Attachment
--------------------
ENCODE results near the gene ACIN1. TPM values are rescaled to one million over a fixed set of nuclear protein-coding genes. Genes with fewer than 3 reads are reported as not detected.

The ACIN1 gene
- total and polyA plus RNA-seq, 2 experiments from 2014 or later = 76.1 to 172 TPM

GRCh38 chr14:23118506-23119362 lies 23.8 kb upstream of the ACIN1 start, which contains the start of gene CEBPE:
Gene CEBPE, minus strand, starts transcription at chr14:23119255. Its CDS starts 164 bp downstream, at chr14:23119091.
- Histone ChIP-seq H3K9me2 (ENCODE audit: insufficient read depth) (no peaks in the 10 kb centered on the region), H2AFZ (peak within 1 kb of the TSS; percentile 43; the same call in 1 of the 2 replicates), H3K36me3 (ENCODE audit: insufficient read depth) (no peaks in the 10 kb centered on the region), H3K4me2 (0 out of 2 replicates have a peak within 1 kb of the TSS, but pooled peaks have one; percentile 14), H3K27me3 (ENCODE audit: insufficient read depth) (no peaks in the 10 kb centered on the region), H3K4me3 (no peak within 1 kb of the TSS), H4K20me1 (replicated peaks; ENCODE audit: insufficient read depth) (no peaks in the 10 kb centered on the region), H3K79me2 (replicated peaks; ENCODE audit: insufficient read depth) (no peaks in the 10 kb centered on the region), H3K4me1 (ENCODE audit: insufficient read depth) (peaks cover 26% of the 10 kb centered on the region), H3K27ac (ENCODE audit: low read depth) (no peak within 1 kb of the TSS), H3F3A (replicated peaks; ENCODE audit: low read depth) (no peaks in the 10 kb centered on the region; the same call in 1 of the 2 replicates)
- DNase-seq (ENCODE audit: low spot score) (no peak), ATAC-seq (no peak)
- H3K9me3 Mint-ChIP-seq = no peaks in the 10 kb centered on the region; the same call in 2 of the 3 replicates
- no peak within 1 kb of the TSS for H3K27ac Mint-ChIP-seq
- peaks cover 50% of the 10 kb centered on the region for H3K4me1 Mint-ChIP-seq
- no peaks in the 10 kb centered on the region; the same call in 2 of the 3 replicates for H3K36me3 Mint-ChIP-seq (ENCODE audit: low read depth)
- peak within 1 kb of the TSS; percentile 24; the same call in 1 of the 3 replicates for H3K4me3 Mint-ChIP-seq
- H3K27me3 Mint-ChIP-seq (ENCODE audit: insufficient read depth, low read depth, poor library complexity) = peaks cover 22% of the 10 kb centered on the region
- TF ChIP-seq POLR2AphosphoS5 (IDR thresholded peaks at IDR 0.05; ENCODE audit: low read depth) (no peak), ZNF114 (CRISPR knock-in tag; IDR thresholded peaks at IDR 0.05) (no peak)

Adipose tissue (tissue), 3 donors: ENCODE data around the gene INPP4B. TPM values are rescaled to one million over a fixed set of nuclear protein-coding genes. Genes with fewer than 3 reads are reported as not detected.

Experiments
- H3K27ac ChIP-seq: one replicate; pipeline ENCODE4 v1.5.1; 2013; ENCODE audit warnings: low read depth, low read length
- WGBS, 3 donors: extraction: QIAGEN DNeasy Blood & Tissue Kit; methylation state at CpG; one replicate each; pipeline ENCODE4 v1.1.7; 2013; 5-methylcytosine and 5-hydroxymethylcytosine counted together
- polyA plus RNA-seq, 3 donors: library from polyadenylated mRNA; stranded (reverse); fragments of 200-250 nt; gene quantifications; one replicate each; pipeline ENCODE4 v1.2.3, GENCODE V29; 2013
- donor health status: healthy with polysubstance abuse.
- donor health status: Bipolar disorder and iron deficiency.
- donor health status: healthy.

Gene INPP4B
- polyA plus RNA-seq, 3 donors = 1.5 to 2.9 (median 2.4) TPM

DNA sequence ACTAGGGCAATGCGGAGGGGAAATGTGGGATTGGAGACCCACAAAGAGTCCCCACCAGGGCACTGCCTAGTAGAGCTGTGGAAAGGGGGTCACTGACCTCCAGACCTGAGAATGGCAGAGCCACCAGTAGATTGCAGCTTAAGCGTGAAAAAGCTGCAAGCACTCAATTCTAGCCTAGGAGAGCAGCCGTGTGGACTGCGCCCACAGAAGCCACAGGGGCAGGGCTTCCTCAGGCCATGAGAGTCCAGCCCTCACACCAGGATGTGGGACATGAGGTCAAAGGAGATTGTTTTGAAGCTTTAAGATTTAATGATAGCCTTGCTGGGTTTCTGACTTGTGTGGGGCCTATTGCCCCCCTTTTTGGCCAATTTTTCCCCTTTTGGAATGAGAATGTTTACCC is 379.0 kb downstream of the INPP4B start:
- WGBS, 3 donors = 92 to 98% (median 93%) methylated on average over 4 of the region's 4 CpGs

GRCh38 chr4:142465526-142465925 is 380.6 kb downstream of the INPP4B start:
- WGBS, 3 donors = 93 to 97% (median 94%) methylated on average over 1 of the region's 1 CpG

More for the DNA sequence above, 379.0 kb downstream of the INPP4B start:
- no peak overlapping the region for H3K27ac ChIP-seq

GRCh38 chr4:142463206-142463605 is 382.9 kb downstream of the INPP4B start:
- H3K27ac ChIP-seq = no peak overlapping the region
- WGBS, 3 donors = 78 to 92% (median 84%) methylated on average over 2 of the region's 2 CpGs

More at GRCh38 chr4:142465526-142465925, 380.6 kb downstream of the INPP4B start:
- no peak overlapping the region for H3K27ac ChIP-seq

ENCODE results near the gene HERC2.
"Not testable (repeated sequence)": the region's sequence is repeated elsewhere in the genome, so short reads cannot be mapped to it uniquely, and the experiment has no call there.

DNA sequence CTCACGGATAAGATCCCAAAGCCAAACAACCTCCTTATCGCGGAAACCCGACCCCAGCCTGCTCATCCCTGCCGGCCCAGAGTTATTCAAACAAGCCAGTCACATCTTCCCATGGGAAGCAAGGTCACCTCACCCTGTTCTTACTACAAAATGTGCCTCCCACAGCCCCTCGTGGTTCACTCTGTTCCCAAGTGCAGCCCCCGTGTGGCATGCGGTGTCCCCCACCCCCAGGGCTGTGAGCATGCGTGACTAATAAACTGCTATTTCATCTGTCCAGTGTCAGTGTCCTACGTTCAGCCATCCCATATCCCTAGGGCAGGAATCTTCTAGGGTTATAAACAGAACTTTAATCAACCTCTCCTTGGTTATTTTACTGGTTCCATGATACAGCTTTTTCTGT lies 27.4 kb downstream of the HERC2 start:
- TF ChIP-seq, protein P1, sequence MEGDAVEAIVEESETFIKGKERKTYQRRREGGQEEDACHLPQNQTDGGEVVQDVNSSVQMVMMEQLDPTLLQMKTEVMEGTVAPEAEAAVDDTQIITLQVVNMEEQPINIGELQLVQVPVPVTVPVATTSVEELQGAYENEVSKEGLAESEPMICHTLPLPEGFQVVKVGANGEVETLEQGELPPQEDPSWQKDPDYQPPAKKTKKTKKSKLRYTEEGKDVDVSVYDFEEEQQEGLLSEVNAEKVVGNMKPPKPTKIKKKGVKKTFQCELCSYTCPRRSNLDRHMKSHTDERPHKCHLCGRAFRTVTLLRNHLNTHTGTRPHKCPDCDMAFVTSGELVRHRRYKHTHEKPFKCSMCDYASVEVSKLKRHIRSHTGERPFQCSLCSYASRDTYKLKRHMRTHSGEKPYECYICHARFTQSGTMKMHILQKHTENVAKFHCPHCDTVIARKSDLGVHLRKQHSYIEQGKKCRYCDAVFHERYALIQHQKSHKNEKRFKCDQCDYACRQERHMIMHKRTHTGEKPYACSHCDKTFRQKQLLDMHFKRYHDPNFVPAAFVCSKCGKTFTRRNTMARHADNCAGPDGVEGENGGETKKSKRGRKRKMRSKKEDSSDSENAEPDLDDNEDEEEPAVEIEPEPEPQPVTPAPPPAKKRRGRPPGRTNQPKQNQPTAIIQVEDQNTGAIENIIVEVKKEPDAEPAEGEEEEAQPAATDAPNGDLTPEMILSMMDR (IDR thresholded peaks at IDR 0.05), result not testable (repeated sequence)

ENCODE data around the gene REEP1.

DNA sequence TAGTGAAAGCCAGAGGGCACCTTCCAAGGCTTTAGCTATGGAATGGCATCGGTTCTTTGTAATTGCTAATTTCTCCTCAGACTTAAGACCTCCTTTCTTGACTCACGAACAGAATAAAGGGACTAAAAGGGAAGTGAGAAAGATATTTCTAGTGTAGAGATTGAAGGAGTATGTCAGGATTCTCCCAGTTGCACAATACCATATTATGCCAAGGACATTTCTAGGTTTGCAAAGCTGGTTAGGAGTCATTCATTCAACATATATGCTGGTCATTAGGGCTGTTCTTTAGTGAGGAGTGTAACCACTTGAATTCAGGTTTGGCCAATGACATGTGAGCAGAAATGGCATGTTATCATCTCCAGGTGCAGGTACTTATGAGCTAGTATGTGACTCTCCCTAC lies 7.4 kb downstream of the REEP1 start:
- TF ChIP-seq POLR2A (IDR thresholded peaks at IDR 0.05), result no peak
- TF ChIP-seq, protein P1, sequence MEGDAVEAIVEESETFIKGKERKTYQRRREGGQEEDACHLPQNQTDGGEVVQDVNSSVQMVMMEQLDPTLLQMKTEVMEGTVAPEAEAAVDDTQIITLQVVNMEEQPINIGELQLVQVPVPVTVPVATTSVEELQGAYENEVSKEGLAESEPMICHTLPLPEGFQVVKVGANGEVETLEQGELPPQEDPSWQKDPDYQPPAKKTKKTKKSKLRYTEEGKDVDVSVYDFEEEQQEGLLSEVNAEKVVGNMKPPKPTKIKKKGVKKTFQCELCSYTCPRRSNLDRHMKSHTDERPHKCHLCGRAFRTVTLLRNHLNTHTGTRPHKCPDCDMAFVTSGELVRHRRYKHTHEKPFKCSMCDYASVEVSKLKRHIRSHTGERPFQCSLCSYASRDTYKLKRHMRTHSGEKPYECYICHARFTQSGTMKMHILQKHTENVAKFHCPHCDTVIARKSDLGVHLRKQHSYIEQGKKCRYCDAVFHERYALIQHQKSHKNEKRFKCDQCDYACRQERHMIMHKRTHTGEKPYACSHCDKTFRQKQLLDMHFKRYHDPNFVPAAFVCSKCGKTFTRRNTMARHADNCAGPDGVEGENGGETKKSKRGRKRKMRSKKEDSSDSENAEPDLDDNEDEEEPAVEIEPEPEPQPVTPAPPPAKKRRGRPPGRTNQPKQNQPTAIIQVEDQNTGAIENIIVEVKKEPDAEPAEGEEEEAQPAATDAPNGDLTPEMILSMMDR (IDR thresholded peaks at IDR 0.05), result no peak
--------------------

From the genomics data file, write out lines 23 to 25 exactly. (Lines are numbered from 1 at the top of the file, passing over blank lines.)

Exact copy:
Gene INPP4B
- polyA plus RNA-seq, 3 donors = 1.5 to 2.9 (median 2.4) TPM

DNA sequence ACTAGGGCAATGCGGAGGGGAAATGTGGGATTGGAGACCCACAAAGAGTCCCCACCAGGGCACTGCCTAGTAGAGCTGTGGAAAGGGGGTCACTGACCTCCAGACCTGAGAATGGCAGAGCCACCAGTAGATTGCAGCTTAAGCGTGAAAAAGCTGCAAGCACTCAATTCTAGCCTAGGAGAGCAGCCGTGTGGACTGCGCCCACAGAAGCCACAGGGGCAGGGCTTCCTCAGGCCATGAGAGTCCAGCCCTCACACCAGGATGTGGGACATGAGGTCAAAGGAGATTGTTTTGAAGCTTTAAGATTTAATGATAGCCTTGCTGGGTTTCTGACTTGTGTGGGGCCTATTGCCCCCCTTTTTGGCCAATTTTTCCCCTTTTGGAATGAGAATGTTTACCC is 379.0 kb downstream of the INPP4B start: